Models for Training
A hodge-podge of inconsistent donor trainings is part of the problem, after all. The development banks, the World Health Organization (WHO) and the Food and Agriculture Organization of the United Nations, donor organizations, and nongovernmental organizations (NGOs) are all willing
to host the occasional training on rational drug use or post-harvest storage. These trainings are a useful service, but, as Chapter 3 explains, developing country regulators cannot rely on these trainings or plan their professional development around them. Sometimes the European Medicines Agency or the FDA hosts one-time trainings on good manufacturing practices or good clinical practices, but they do not revisit the same topic again on any schedule; their budgets and mandates do not allow them to do so. The training institution needed is one that offers a predictable, standing curriculum. This would also help ensure that training meets the proper audience. As mentioned in Chapter 3, the participants in donor trainings are too often senior staff who are close to retirement. This is understandable as long as trainings are seen as a diversion and a chance to collect per diem payments. It would be difficult to maintain such misconceptions about a formal college where students work through a credentialing program.
A Standing Regulatory Science College
The committee recommends that the FDA use its authority to facilitate the creation of a standing international regulatory science college. Ideally, the costs of this college will be shared among many donor countries, foundations, and development banks. The center would not necessarily have to be a brick-and-mortar college, although that is a possibility, but it should rely on adjunct faculty to teach a standing, predictable curriculum of regulatory science. Students should complete credentialing examinations and earn universally accepted certifications in regulatory science.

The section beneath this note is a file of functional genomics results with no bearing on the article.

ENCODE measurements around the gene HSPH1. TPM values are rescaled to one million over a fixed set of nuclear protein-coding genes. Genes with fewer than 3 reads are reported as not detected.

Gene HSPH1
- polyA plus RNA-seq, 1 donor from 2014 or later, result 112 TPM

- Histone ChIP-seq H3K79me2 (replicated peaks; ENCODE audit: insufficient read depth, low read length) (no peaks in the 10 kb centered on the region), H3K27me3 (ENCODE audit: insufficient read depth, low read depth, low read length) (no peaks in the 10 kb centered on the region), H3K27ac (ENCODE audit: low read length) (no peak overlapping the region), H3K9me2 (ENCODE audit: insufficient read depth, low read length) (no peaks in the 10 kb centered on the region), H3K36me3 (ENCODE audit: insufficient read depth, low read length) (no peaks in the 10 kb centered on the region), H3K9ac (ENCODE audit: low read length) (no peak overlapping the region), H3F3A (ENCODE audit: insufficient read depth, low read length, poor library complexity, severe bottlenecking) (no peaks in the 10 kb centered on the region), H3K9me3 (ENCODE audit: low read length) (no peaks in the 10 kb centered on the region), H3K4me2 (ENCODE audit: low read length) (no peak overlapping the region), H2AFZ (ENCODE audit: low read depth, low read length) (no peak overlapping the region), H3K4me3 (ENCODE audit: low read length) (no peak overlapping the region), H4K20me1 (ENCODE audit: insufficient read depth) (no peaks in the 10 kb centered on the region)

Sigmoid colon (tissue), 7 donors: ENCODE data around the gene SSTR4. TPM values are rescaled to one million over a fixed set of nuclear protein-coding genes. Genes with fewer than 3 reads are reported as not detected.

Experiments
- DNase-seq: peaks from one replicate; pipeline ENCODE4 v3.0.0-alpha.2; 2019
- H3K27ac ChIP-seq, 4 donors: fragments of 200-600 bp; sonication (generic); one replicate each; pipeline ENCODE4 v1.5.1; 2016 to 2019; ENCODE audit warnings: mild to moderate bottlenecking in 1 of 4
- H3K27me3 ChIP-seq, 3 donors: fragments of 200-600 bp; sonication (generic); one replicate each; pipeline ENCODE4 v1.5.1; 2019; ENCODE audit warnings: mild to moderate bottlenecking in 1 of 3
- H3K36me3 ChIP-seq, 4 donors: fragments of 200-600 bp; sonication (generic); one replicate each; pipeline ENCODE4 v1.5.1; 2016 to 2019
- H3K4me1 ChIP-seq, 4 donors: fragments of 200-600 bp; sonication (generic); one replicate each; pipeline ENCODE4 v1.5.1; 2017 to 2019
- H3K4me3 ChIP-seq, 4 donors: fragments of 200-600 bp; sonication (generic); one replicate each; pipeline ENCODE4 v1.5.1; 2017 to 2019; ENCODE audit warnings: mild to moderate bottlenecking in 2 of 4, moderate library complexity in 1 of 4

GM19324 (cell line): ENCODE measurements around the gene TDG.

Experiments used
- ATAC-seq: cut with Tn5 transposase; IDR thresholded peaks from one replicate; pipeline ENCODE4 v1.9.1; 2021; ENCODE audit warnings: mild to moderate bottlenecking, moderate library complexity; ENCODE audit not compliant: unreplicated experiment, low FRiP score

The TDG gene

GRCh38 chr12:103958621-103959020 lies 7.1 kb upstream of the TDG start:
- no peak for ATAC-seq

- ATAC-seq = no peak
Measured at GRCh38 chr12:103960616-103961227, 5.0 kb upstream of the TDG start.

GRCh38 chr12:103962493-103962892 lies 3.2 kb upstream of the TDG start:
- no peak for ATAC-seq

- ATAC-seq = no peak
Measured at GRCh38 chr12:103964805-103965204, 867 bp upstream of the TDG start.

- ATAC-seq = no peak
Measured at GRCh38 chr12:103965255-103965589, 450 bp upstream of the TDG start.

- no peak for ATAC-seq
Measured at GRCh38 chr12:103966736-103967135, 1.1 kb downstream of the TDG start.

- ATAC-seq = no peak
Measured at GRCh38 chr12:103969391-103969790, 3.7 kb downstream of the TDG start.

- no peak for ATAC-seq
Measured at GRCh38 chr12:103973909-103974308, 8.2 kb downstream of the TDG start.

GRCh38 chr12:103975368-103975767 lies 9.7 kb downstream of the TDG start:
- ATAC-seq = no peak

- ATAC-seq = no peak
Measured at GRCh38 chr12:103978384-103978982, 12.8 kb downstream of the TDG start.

Training of Trainers
It will take more than a decade to implement the type of college the committee envisions. However, in the next 3 to 5 years the FDA can facilitate the training of trainers. Training trainers is both cost-effective and conducive to building a technical infrastructure in developing countries. Trainers can learn the regulatory science material in English or Spanish or another major world language, but return to their home countries and train others in local languages.
The committee recommends that the FDA partner with existing training networks for training of trainers. The APEC PTIN would be an excellent organization for the FDA to work with on training trainers, as would the U.S. Agency for International Development (USAID). Trainings in the United States offer students from emerging economies a chance to observe the practices of a robust regulatory system at close range. The committee believes that information on the regulatory requirements of the American
regulatory system and other stringent regulatory authorities will be an important piece of the curriculum in all trainings.
Another advantage of training trainers through existing networks is that the training remains relevant and avoids the pitfalls described in Chapter 3 of introducing scientists to equipment and protocols that they will never have access to at home.
An Apprenticeship Program
Another different, but complementary, approach would be establishing a training pilot project based on the Epidemic Intelligence Service at the U.S. Centers for Disease Control and Prevention (Bollyky, 2010). The pilot project could put mid-career FDA officials into developing country national regulatory authorities or the WHO on 1- or 2-year rotations. In these rotations the FDA staff would work closely with their counterparts in foreign agencies to identify product safety problems before they affect consumers.